It also guides the contours of our modern economy which is tied to the working forests and farms, mines, ski industry and tourism -- all of which are in turn intimately connected to our state's geology.
It is the foundation of the natural beauty of our state. The varied palette of colors shows how complex our bedrock is and in turn symbolizes the sublime and mysterious world that lives below our feet and in the surrounding hillsides.
It underlies the ecology of our landscape, our forests, streams, farms and meadows, all of which vary according to the underlying geologic formations.
This map also illustrates the state's commitment to the use of science to inform our collective decisions about environmental stewardship with the latest and best information available, and to present that information in a manner that is easily accessible and useful to the broader public
Finally this map is a tribute to the art and poetry inside the souls of our state's dedicated geologists who are closely attuned to the rhythms and vibrations of our landscape as well as to the deep history embedded in the rocks below our feet."
To see this map visit: http://www.anr.state.vt.us/dec/geo/StateBedrockMap2012.htm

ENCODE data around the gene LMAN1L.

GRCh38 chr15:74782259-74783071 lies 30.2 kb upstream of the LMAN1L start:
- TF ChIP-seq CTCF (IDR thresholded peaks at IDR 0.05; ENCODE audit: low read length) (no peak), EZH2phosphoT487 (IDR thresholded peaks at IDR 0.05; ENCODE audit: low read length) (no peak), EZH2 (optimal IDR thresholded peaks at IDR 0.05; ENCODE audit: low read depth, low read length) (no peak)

To learn about how it was created visit: http://www.anr.state.vt.us/dec/geo/BedrockMapofVTHistory.htm
About the Map: The Bedrock Geologic Map of Vermont incorporates 30 years of new approaches to geologic mapping and the technologies that support it. As a fundamental data layer, it is a show piece of the present understanding of Vermont geology. The map will be the geoscience base for years to come, helping us to address Vermont's environmental issues and informing our interaction with and protection of our natural resources.
A map is the medium by which geologists communicate data and its interpretation. Mapping at the surface allows geologists to predict what is in the subsurface. Predictive capabilities are important for understanding issues such water supply, contaminant remediation, natural geochemical hazards, and rockfalls.